29. 29. their household.Undercover Shoppers - people hired by or working for a retailer who pose as customers to observe the activities and performance of employees.Unit Price - practice of expressing price both in terms of the total price of an item and the price per unit of measure.Unity of Command - describes the appropriate relationship between managers and their subordinates.UPC (Universal Product Code) - black and white bar-codes found on almost all grocery and discount store products and on an increasingly large number of department and specialty store merchandise.Unrelated Diversification - Diversification in which there is no commonality between the present and the new business.Utility - the consumers perception of the benefits of the product and services offered by the retailer.Value Pricing - setting prices based on fair value for both the service provider and the consumer.Variable Expenses - expenses that vary with the volume of sales.Variety - the number of different merchandise categories within a store or department.Vending Machine Retailers - a form of nonstore retailing in which customers purchase and receive merchandise from a machine.Vendor - any firm from which a retailer obtains merchandise.Vertical Integration - a firm that performs more than one function in the channel.Vertical Merchandising - method of organizing merchandise whereby merchandise is organized to follow the eyes natural movement to move up and down.Vertical Price Fixing - involves agreements to fix prices between parties at different levels of the same marketing channel, e.g., retailers and their vendors. Also known as Resale Price Maintenance or Fair Trade Laws.Videotex Retailing - an interactive electronic system in which a retailer transmits data and graphics over cable or telephone lines to a consumers TV or terminal.Visibility - the ability to see the store and enter the parking lot safely.Visual Communications - providing information to customers involving graphics, signage, and theatrical effects both in the store and in windows to help boost sales by providing information on products, suggesting items or special purchasesWant Book - information collected by retail salespeople to record out-of-stock or requested merchandise. Similar to a Want Slip.Warehouse Store - discount food retailers that offer merchandise in a no-frills environment.Weeks Supply Method - an inventory management method that is most similar to the stock-to-sales method. The difference is that everything is expressed in weeks rather than months 29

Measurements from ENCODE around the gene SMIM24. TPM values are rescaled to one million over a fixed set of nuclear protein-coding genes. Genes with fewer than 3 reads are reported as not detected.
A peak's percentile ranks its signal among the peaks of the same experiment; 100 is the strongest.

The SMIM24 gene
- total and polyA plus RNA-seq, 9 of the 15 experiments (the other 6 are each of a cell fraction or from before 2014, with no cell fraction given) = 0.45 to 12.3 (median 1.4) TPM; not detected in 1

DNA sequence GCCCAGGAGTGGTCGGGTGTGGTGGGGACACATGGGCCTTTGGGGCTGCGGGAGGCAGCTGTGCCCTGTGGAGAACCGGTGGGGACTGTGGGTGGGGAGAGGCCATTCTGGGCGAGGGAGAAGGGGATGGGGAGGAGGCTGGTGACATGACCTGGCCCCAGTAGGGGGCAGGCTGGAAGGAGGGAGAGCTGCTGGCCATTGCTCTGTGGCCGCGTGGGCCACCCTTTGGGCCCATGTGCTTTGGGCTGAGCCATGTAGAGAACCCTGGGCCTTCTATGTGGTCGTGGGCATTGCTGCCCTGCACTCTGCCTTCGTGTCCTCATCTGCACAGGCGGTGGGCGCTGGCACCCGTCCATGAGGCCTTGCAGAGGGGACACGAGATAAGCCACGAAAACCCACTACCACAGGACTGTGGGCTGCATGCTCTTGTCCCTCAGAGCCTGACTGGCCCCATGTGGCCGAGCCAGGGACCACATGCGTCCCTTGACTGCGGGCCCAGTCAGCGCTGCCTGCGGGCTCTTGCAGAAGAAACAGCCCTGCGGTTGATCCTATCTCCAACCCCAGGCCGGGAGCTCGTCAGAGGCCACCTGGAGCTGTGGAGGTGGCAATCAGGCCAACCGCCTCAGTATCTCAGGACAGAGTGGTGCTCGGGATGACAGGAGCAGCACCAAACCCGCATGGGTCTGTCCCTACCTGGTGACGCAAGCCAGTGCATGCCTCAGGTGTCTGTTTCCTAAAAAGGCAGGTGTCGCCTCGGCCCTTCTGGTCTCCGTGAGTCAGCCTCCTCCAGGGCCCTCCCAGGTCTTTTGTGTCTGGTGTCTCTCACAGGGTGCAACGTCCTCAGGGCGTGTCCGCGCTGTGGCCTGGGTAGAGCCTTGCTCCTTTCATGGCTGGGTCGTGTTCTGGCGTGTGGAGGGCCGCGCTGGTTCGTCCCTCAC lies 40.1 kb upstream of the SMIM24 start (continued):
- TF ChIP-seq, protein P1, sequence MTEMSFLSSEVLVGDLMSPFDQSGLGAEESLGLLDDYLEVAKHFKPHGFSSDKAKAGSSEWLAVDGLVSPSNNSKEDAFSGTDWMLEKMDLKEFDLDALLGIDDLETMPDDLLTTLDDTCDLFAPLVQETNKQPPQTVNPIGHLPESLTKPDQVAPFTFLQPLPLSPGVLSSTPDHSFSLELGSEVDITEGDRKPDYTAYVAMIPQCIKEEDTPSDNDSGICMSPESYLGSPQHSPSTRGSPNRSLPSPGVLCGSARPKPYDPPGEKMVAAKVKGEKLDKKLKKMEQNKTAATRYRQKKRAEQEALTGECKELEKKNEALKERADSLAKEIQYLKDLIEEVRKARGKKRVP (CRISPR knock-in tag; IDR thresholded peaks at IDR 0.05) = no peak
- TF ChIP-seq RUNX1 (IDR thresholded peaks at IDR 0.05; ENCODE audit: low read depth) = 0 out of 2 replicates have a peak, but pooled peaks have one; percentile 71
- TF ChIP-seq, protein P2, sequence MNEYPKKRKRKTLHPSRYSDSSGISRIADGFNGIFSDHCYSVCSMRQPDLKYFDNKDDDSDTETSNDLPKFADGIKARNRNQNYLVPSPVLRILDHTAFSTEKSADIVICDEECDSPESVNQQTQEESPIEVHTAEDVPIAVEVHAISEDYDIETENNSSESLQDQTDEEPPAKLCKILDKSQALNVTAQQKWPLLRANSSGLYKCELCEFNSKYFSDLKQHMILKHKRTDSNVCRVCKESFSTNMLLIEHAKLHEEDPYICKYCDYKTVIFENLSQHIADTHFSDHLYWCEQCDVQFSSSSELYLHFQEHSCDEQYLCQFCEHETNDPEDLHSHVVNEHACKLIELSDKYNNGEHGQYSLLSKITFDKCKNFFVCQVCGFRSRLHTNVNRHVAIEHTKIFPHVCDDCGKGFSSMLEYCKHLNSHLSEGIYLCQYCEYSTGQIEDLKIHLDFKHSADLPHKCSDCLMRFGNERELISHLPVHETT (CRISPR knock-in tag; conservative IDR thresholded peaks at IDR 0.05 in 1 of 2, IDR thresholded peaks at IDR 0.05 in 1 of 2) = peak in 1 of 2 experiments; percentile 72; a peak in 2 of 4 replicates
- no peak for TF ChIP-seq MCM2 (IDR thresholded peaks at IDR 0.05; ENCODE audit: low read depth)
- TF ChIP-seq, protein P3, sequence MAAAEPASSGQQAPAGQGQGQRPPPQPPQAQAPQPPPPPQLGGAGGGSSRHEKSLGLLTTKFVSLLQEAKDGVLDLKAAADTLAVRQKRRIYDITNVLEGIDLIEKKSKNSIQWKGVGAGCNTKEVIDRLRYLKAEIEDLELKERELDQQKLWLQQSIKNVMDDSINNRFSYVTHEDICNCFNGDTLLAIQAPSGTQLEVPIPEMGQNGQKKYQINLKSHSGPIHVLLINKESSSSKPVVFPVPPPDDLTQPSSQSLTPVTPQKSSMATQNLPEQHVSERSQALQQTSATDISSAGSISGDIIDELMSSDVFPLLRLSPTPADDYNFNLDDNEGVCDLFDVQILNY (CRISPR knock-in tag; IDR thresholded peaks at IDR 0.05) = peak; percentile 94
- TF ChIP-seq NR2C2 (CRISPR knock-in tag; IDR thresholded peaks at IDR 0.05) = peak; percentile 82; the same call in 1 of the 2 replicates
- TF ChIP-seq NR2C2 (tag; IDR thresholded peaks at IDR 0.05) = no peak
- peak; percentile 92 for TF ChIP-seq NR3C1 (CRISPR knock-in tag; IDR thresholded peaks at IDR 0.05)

30. 30. Wheel of Retailing - a cyclical theory of retail evolution whose premise is that retailing institutions trade from low price/service to higher price/service operations.Wholesale Club - a general merchandise retailer that offers a limited merchandise assortment with little service at low prices and sells to ultimate consumers and member trade people.Zoning - the regulation of the construction and use of buildings in certain areas of a municipality. 30